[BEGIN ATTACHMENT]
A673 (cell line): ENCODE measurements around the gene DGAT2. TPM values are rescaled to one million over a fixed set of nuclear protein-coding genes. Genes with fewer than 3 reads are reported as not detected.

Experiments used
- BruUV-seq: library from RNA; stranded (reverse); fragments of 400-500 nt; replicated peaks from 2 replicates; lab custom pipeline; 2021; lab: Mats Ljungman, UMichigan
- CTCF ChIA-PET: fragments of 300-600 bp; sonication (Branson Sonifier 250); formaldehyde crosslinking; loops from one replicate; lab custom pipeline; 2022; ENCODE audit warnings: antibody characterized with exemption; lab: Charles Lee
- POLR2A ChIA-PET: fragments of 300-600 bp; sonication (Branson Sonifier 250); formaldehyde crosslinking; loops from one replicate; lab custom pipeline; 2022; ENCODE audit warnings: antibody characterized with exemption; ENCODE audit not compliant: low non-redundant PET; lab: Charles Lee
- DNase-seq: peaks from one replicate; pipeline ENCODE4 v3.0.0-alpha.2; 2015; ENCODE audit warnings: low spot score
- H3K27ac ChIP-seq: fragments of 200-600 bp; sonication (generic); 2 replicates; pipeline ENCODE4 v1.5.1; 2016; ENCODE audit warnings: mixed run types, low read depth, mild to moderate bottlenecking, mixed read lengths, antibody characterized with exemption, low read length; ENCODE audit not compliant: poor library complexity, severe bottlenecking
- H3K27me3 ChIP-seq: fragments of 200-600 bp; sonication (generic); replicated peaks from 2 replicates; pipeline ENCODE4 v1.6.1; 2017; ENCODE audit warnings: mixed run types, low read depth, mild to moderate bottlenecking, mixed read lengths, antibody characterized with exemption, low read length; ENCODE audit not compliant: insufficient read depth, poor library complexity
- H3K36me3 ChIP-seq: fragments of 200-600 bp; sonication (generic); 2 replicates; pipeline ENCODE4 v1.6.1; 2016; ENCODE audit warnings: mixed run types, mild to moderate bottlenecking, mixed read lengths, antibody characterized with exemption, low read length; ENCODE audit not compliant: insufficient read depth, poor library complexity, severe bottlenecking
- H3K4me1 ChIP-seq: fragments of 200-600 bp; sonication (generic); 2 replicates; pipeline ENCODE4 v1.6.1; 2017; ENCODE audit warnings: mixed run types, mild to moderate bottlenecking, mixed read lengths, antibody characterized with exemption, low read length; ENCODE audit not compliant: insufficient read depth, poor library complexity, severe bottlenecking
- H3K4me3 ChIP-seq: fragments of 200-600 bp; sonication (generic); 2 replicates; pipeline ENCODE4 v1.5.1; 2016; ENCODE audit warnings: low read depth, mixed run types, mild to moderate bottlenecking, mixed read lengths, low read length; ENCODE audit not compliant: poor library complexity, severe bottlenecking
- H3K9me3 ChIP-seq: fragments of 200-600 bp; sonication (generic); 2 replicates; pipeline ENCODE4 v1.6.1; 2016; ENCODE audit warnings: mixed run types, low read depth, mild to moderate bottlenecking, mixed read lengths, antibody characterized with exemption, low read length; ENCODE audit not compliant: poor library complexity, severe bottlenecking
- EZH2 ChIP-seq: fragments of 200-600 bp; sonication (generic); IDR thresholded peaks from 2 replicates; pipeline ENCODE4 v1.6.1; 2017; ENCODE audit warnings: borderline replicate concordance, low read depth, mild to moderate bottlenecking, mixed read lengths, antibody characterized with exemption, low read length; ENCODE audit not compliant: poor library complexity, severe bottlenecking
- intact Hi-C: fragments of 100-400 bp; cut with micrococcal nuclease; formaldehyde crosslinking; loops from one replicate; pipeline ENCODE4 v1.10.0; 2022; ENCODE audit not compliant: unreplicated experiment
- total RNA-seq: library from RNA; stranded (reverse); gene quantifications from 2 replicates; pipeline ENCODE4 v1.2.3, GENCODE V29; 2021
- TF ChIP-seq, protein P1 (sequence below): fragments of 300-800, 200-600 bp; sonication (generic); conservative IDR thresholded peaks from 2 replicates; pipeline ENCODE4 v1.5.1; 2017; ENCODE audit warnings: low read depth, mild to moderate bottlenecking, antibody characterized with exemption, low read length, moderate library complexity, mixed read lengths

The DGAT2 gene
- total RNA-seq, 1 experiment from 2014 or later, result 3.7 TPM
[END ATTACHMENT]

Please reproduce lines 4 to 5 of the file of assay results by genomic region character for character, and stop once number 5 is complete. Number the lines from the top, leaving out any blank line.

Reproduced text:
- CTCF ChIA-PET: fragments of 300-600 bp; sonication (Branson Sonifier 250); formaldehyde crosslinking; loops from one replicate; lab custom pipeline; 2022; ENCODE audit warnings: antibody characterized with exemption; lab: Charles Lee
- POLR2A ChIA-PET: fragments of 300-600 bp; sonication (Branson Sonifier 250); formaldehyde crosslinking; loops from one replicate; lab custom pipeline; 2022; ENCODE audit warnings: antibody characterized with exemption; ENCODE audit not compliant: low non-redundant PET; lab: Charles Lee